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Hyophorbe lagenicaulis

Bottle Palm

The Bottle Palm, from the Mascarene Islands, is a well-known and very popular ornamental for tropical and warm subtropical regions. It produces a curiously swollen trunk, the shape of which is somewhat reminiscent of a champagne bottle. The crown holds up to five leathery, pinnate fronds supported by a slender, waxy crownshaft. The Bottle Palm grows fairly slowly but is a tough plant that can take drought and coastal conditions without a problem. We now have fresh seeds of excellent quality available at a very competitive price.

 
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germination comments by our visitors
For general germination instructions click here.

Also see plant cultivation comments below.

Seeds from this species ...

... are very easy to germinate and need up to 1 month to sprout.
Ordered seeds from RPS, soaked them in lukewarm water for a week, changing water daily. They were sowed in a transparent plastic container, in standard compost, with ample moisture, and kept at about 35 degrees Centigrade. The first 2 seeds germinated within 10 days, and were followed by another 4 by the end of the month. Showing strong growth so far.
Submitted on 24/01/2008 by one of our visitors

...easy to germinate and need up to 1 year to sprout.
I sowed five seed on 11th feb 2004 after soaking a few days. I placed them in a bag of mixed compost in a warm cupboard at side of the fireplace with central heating pump. One germinated in about 3 weeks, another followed soon after. Both were potted and placed in a warm propogator till warmer in Summer, then I put them in a slightly shady greenhouse. In Autumn I put them in a shed with south facing window, brought inside to room temp. of 16-20C near radiator for Winter. The second was a little smaller, and though in very free draining compost it rotted after a small watering, other growing and looking OK though first leaves browned, this wasn't helped perhaps by me leaving them in the shed with early frost to -4C. The roots seem slow to develop so watering should be done very carefully in early stages. The remaining 3 seeds were put in a sunny greenhouse in Spring (to 50C in summer) and brought back indoors in the same cupboard just before very cold weather end of October, but in a pot with a plastic bag around it. One germinated in early January, second following shortly, third now growing about 1 year on, so 100% though I lost one plant. This is in midlands of England.
Submitted on 18/02/2005 by Janet Rowley garymitsi@aol.com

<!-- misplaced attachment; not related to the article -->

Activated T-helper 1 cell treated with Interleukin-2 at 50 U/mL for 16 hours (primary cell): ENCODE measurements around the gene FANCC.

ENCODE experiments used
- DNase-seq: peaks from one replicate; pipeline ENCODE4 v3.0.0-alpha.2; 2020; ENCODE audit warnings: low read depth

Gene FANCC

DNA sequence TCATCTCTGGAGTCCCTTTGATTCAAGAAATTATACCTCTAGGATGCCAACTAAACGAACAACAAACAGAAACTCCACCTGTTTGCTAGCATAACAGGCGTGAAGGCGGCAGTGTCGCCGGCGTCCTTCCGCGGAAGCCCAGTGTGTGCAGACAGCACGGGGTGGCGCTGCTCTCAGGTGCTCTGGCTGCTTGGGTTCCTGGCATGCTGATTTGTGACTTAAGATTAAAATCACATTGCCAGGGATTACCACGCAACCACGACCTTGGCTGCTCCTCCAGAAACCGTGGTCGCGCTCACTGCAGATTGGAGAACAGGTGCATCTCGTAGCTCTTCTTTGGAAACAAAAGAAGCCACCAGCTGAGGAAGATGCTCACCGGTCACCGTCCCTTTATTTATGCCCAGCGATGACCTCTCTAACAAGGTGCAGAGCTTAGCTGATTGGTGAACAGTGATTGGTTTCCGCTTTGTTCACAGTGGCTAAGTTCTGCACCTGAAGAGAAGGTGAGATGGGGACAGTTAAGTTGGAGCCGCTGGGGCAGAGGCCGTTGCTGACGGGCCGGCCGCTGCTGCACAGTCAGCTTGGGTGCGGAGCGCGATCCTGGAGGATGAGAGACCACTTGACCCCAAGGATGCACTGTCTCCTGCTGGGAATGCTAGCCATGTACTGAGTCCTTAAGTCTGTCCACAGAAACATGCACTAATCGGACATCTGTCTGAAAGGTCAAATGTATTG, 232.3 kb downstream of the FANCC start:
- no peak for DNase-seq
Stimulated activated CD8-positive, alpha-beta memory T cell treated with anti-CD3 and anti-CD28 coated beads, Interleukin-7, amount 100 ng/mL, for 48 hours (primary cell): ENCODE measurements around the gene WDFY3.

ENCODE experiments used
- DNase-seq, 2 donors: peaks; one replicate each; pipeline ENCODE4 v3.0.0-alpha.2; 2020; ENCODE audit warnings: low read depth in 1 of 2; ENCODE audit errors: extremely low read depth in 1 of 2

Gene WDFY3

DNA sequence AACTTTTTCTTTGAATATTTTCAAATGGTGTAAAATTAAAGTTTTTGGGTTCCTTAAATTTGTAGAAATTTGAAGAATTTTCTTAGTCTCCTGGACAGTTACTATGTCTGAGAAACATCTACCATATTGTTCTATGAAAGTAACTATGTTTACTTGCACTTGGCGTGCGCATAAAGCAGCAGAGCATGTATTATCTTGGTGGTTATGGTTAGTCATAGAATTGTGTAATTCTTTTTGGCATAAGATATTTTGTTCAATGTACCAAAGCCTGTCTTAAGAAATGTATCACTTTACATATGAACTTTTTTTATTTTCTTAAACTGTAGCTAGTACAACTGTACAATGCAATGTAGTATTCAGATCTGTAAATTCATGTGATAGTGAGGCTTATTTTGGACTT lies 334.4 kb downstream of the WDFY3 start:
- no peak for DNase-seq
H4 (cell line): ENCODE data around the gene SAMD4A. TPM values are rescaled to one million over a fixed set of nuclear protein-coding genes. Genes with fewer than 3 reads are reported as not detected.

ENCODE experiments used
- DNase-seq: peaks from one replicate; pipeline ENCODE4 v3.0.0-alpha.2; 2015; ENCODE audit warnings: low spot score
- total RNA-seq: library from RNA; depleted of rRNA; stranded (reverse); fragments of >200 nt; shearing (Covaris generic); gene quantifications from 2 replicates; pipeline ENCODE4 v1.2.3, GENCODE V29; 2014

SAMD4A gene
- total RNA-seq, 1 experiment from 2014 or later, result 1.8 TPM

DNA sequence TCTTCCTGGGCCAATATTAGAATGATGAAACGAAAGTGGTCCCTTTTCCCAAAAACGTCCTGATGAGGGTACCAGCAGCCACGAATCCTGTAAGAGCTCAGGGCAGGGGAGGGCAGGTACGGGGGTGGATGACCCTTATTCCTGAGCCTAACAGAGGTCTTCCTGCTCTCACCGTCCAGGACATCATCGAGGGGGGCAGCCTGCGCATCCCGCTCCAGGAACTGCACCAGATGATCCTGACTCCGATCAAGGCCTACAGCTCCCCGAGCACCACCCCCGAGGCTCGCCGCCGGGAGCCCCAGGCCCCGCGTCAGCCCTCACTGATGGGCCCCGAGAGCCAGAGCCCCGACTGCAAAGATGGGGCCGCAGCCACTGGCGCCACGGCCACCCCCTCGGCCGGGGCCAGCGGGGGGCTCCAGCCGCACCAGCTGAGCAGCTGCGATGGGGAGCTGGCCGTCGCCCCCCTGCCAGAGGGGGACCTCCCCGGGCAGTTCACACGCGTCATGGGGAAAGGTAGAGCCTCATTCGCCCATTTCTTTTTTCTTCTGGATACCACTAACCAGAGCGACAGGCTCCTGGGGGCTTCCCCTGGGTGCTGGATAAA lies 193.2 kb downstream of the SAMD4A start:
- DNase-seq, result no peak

...very easy to germinate and need up to 1 month to sprout.
although this species is said to be very slow germinating the i have archieved very good results with it.The fresh seeds soaked in warm water for about 3 days, then i put them into plastic bags with a mixture of coco-soil and perlite (2/1).The temperatur was about 30° C all the time. I couldn't believe my eyes when i spotted the first roots after only 11 days!!!The seeds are still germinating and the seedling are doing quite well.
Submitted on 05/02/2005 by one of our visitors

...easy to germinate and need up to 1 month to sprout.
I tried everything to germinate these seeds but nothing happened for 3 months, then I placed the seeds in peat moss in a flat, and raised the tempreture to 85, and in about a week, 30% of the seeds germinated, first leaf appeared 2 weeks later, total germination was about 70%
Submitted on 16/11/2004 by Brandon shofeemafee@hotmail.com

...difficult to germinate and need up to 1 year to sprout.
Started by soaking the seeds for two days in tap water at room temp, then placing the seeds in baggies w/ moist cactus mixture. 1 seed germinated within one month and nine months later is about 4 inches tall with several leaves. A 2nd seed recently germinated and now appears to be in active growth. The remaining seeds are still dormant.
Submitted on 20/10/2004 by Will willgillis@aol.com

...very difficult to germinate and need up to 3 months to sprout.
Of the 40 bottle palms I have tried to germinate only 1 has been successfull and that one took 2 months to germinate. Soaked for 3 days in warm water then sowed in heated greenhouse tray with moist cocopeat. Moistened with organic fungicide when needed. No luck, I ended up buying large seedlings instead of trying more seeds.
Submitted on 16/06/2004 by Cheri Wilson reininrabt@aol.com

...very easy to germinate and need up to 6 months to sprout.
soked seeds in luke warm water for four days, than showed in moist peat moss (covered), used bottom heat, temp. around 90°F (30°C) 1st seed came up on day 24
Submitted on 29/04/2004 by Jón Ágúst Erlingsson johnny13@torg.is

...easy to germinate and need up to 1 month to sprout.
With this one I first soaked the very fresh seeds overnight then placed the 200+ seeds that I had in compost, in a hotbed at 20C for 2 months with no germination. However, I suffered losses of other seed types through fungus attack using this method so I then changed my method to the bag type of germination. I also raised the temp. to 30C. The bags were placed directly on the sand of the hotbed and covered with a seed tray. Seeds started to germinate in two weeks and I totalled 95% germination.